Introduction: Easy Suet Feeder Filling

This whole project started with a very basic piece of firewood and drilling holes in it. The holes are approximately 1 1/4" in diameter and 1" deep. The hole size is not critical. This just happened to work well when I upgraded to my caulking tube filler. One squeeze of the caulking gun and one hole is filled. Dumb luck.

Step 1: Filling the Feeder

Filling these with suet or lard was a messy job. One day I'm surfing Wikipedia and learned that margarine was invented as a turkey food. Picked up some margarine on sale and started using it in lieu of suet or lard.

Opinions vary, but it doesn't seem natural to me to be feeding birds who are vegetarian by nature animal fat. I haven't seen any birds drop dead from eating the margarine and they sure do like it, preferring it over suet or other animal fats. It was still kind of messy pressing the sticks of margarine into the holes.

I'm looking at a standard caulking gun tube one day and thought it was about the same diameter as a stick of margarine is square. Turns out its pretty darn close. I used compressed air to blow out the plug from an empty water based caulking tube and thoroughly washed the tube and plug. And started filling the tube with sticks of margarine. The rectangular sticks are a close fit, but shave the corners of the stick. Not a big deal to just put them back in the tube, but the goal was to keep mess to a minimum.

Step 2: Rounding Out the Margarine

This isn't really necessary, but in an effort to achieve my goal of minimal mess, I put this "margarine squeezer" together. A short (about 8" long" piece of 1 1/4" conduit, split lengthwise, then flattened or reshaped a bit to squeeze the margarine stick to about 1 1/2" in diameter. A hinge across one side and a couple handles for some leverage completes the squeezer. The caulking tube measures roughly 1 5/8" inside diameter.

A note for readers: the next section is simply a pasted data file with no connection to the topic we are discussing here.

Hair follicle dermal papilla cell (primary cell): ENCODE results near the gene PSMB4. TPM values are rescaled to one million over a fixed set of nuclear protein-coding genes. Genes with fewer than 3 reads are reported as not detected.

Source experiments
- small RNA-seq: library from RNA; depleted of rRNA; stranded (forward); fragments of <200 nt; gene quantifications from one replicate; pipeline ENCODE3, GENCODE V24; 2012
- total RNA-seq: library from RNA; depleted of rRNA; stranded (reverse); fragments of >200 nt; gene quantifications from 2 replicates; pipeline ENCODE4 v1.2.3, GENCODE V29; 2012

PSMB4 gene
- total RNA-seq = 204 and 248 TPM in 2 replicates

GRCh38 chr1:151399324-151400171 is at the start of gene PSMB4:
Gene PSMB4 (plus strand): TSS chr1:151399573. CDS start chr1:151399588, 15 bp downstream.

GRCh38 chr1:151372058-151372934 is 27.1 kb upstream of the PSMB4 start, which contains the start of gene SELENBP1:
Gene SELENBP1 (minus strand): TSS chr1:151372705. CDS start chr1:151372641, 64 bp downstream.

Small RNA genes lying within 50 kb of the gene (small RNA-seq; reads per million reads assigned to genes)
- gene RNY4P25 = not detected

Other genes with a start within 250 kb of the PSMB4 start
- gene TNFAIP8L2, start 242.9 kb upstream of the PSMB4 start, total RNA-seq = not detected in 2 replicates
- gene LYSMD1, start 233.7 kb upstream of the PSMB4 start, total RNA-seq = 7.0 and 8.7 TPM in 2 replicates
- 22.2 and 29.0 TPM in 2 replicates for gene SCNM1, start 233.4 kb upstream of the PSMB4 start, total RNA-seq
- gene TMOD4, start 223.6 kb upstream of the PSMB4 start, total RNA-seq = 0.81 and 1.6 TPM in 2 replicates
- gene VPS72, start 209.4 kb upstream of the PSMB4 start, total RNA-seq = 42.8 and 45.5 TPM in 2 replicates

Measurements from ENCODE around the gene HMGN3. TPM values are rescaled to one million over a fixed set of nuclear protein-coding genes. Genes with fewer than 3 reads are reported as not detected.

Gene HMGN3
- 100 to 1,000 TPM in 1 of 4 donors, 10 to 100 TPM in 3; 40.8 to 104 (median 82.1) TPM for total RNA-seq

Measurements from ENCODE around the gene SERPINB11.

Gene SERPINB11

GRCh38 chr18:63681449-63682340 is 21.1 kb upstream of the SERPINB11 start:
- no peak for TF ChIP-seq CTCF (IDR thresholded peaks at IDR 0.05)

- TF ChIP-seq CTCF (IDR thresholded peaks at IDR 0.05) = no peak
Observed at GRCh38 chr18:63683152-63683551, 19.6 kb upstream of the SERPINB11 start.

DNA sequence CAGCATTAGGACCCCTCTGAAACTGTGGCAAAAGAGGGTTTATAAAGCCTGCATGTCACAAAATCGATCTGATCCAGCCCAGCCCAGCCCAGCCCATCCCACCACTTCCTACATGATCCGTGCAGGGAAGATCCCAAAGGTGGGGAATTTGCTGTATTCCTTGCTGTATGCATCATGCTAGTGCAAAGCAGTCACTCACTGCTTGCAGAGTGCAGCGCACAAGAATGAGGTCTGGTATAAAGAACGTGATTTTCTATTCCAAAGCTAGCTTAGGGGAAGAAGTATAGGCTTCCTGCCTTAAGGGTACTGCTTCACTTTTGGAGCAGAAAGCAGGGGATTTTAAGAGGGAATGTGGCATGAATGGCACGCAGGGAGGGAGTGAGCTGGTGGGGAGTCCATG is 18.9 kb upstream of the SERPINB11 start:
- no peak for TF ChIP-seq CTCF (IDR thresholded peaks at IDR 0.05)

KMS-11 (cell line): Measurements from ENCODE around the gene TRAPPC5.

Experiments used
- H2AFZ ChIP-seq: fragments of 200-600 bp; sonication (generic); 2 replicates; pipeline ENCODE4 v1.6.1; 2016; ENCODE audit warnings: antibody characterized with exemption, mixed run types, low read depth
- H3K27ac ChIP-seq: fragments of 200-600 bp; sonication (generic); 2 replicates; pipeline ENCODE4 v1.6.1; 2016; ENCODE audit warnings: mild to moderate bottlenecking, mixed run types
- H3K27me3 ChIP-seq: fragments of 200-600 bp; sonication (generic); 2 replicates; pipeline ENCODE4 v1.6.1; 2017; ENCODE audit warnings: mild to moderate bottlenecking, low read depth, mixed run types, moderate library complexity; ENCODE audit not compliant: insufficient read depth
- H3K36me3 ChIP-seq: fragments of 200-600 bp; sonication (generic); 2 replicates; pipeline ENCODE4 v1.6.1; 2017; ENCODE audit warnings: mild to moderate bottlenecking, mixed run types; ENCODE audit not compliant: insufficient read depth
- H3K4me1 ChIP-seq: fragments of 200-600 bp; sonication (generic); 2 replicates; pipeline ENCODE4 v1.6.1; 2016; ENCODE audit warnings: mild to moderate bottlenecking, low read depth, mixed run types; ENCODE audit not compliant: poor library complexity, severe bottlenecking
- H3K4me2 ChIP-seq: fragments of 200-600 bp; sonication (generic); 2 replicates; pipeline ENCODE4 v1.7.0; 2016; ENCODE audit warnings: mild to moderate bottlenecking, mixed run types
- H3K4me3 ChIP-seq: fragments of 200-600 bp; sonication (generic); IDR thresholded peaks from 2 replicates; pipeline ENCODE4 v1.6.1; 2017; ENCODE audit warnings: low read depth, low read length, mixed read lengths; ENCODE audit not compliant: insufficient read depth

Taking the margarine out of the freezer (where we store the margarine bought on sale) and then running each stick through the squeezing process while the margarine is still in it's wrapper. Takes a matter of seconds. Easier if done while still frozen. Easier to unwrap while still frozen and actually easier to unwrap after squeezing. Mine isn't pretty, but works well. At this point I can see no place to improve on it.

Step 3: This Shows the Plugs Blown Out of the Tube and the Margarine Being Loaded

The tubes are completely reusable. After squirting the margarine in the suet feeder's holes and emptying the tube, I blow the plugs back out using compressed air. I'm sure a stick would work, but since I have the air handy... Be sure to point the plug end of the tube in a safe direction. I put a piece of paper towel in my left hand and while the tube is setting on my hand squirt air down the nozzle end. The plug will come shooting out with a noise and velocity to rival a low grade spud gun. Take it easy with the air volume and pressure.

The sticks just slide into the tube, two sticks per tube and its pretty well filled. I keep the filled tubes in a cool place, but the one I am using at the time is kept at room temperature. As the temperature drops towards freezing the margarine (which contains a fair percentage of water) becomes too hard to easily squirt out with the caulking gun.

Step 4: I Had Problems With the Original Plugs Leaking a Bit

As they were used, the plugs/followers seemed to start leaking a bit, losing their seal and allowing margarine go past. I tried a couple things, but the best fix (and its been working perfectly for 3 years now) is casting plug material and using sections of it to replace the originals.

I sacrificed a caulking tube to make these. I had some urethane rubber resin left over from a previous project that was still usable. I plugged the nozzle end of the tube, mixed the resin and filled the tube which was held upright by the nozzle. After the rubber cured, I split the tube, removed the rubber "rod" that had formed and cut it into sections about an inch long. The company I originally purchased the resin from is gone, but it is very similar to Smooth-On's Econ® 80 Urethane Rubber. I've ordered from Smooth-On in the past and their tech support is great as are the products I've ordered. Lots of fun stuff there.

Step 5:

This attracts an amazing number of birds. The ones that really surprised me are the woodpeckers. They show up in surprising numbers during the winter and love the margarine. Chickadees are also very fond of it. Being diligent about keeping these filled is important both to the birds and to having them hang around on a daily basis.